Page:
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How Bobcats cope with long distance relationships

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Jacquelyn O’Brien shows a photo of her boyfriend who is currently enrolled in the United States Air Force Academy in Colorado.
Photo by: | Staff Photographer

Long-distance relationship is a term many people are familiar with, but few fully understand. Many Bobcats are in long distance relationships where they find their significant others miles away.

Jacquelyn O’Brien, interdisciplinary studies sophomore, has been in a long-distance relationship with her boyfriend for two years, and they have been dating for four. Her boyfriend is currently in service school for the United States Military.

“You kind of fall in love over and over because you forget what it’s like to be together,” O’Brien said. “Time is more precious and appreciated when we do get to see each other again.”

O’Brien and her boyfriend have learned to make the relationship work by dedicating time for each other and trying various communication methods.

“We both have a journal that we write in when we are apart, and when we see each other we switch,” O’Brien said.

O’ Brien said it wasn’t easy at first, but over time she began to learn what works for her personal relationship.

In O’Brien’s case, the military chooses when she sees her boyfriend.

Taking a weekend off from work or school is not an opportunity this couple can take advantage of, but they have done what is possible to make it all worthwhile.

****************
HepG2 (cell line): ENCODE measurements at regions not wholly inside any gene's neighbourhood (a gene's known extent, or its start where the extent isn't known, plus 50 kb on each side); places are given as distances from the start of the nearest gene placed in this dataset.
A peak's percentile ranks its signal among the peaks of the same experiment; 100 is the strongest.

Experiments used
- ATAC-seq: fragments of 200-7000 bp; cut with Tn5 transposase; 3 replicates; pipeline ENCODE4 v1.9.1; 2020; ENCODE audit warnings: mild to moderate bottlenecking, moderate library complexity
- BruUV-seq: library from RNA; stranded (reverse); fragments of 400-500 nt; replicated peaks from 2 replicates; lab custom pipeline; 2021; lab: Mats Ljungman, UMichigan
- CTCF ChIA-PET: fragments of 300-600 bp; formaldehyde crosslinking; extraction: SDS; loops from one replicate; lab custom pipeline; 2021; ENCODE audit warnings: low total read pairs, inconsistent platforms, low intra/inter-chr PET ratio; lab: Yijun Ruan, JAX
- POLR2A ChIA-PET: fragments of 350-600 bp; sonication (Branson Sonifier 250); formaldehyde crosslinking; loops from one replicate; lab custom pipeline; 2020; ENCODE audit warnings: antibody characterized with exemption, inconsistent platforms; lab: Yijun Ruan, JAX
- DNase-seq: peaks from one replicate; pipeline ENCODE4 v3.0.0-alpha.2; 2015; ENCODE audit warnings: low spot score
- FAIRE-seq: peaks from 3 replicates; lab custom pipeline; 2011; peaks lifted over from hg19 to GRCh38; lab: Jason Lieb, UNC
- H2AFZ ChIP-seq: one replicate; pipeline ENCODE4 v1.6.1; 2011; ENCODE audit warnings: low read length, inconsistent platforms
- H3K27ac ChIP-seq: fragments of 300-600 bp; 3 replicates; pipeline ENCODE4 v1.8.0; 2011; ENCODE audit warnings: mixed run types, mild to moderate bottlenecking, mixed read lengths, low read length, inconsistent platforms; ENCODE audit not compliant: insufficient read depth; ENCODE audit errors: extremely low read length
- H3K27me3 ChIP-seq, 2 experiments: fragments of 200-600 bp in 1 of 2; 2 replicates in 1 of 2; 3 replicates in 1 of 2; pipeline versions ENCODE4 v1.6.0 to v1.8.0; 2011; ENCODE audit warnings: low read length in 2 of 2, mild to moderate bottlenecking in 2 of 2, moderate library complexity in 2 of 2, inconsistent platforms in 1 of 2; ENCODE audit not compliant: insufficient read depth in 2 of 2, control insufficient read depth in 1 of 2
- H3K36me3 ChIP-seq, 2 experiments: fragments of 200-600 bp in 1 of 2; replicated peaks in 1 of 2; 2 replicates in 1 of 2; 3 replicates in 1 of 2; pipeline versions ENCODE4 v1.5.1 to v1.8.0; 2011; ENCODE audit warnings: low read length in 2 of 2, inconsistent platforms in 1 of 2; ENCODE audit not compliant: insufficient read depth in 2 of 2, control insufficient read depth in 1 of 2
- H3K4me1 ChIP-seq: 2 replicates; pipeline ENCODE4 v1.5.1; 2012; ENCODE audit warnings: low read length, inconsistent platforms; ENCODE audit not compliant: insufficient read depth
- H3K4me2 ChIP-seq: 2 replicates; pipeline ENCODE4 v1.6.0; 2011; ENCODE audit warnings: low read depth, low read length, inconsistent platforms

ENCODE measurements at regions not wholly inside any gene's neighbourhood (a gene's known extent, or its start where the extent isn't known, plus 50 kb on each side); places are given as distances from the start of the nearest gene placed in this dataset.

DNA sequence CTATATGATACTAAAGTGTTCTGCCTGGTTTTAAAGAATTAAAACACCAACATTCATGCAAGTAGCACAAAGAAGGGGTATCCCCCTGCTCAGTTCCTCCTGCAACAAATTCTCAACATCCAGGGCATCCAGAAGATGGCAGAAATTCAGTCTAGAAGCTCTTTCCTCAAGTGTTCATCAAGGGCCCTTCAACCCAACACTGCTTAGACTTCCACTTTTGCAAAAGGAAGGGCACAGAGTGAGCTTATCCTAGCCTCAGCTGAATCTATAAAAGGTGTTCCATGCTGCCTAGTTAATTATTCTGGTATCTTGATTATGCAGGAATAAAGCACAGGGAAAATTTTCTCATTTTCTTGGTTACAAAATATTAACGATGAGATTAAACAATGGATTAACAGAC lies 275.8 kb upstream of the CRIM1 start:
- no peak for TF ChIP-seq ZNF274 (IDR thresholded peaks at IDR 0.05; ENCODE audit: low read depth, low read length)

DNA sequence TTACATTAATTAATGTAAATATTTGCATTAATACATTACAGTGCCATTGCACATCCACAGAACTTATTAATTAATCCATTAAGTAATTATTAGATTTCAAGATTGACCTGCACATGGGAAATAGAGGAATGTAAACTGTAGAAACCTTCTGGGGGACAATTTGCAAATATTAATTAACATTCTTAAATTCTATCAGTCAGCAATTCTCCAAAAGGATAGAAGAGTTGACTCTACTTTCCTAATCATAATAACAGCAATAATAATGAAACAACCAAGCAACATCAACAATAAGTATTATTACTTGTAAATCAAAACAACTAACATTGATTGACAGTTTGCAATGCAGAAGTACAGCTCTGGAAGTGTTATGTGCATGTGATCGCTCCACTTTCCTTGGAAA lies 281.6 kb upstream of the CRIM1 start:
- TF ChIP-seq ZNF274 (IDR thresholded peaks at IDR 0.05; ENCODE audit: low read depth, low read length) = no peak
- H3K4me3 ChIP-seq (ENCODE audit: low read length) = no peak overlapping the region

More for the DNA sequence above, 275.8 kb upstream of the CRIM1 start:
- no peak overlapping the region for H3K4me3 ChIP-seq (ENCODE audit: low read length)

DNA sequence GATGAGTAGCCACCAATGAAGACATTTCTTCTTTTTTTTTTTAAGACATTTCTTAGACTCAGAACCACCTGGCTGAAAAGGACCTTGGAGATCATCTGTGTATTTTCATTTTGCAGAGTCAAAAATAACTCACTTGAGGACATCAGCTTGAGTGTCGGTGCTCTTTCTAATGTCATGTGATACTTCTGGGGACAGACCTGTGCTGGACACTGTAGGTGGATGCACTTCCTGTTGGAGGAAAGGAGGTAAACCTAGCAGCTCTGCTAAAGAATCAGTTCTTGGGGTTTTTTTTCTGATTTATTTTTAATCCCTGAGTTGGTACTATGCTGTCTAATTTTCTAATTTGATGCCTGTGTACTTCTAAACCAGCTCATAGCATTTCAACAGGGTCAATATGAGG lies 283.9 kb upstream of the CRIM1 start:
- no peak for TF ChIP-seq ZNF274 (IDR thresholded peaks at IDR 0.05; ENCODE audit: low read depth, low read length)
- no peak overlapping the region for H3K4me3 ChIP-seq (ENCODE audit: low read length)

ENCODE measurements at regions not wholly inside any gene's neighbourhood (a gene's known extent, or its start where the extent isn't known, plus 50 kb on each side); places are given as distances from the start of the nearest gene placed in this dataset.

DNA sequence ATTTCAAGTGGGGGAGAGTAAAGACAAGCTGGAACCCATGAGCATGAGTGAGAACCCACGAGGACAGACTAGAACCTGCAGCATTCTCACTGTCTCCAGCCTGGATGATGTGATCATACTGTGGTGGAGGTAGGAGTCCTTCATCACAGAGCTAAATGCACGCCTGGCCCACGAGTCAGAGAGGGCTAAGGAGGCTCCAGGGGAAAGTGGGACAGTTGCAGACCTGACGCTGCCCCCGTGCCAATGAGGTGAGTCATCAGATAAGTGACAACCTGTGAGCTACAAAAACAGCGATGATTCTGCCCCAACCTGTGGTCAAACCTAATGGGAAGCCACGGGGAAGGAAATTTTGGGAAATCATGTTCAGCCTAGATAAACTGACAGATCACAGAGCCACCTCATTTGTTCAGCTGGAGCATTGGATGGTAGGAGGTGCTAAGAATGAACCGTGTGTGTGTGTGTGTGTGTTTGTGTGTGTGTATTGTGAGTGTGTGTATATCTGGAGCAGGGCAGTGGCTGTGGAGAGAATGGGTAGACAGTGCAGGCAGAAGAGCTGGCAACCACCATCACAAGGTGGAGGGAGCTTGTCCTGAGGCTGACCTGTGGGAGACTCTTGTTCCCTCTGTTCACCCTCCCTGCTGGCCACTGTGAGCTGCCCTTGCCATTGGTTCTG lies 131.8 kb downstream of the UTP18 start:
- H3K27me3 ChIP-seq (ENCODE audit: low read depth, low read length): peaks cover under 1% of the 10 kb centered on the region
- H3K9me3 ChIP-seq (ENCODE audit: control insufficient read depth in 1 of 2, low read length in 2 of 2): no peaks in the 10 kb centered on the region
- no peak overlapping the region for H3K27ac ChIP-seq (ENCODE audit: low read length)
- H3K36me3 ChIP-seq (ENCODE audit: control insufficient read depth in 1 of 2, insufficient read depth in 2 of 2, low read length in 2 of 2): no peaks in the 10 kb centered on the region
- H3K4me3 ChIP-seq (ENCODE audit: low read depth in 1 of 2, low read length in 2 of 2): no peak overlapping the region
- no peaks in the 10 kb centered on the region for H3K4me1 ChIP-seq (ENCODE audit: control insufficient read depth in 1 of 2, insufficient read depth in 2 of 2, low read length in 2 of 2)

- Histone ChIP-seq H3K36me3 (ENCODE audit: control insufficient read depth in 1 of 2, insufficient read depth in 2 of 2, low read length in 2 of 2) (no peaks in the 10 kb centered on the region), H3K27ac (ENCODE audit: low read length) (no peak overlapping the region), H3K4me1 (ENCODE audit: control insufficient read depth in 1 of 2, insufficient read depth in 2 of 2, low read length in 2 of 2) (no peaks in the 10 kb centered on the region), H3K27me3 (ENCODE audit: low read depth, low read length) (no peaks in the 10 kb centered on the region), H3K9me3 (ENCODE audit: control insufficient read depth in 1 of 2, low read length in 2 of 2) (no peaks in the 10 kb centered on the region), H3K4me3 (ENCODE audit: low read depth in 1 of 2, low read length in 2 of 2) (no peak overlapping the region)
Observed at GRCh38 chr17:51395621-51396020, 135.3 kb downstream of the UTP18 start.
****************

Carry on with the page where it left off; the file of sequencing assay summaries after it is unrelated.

Other times, distance can be a few hours away from your loved one because of other circumstances like jobs or schooling. While Rebecca Stewart, interdisciplinary studies sophomore, attends Texas State, her boyfriend resides and works in Houston.

“I don’t hate long distance, but I don’t like it,” Stewart said. “If you’re having a bad day, you have to rely on a FaceTime date to cheer you up.”

Although long distance dating has its negatives, Stewart said it can also have its pros.

Stewart said she has more time to be productive, socialize, work and more.

“You have a lot of time to yourself, but trust is everything,” Stewart said. “You can’t live far away from someone if you can’t trust them to stay faithful.”

Naomi Coleman Medina, counselor at Texas State and Metamorphosis in San Marcos, said trust is a vital trait to have in any relationship.

“Trust is critical because of those times when someone doesn’t return your phone calls,” Medina said. “If there is not trust, then each person is injured.”

Medina said people in long distance relationships can come up with their own set of rituals—whether they are making nightly phone calls, FaceTiming every other day or writing letters.

However, Medina said long distance is less about the rituals and more about acceptance.

“Understand that each person has a life and they should have the freedom to see their friends,” Medina said. “(Couples shouldn’t be) letting miles define the relationship, but letting commitment do it instead.”

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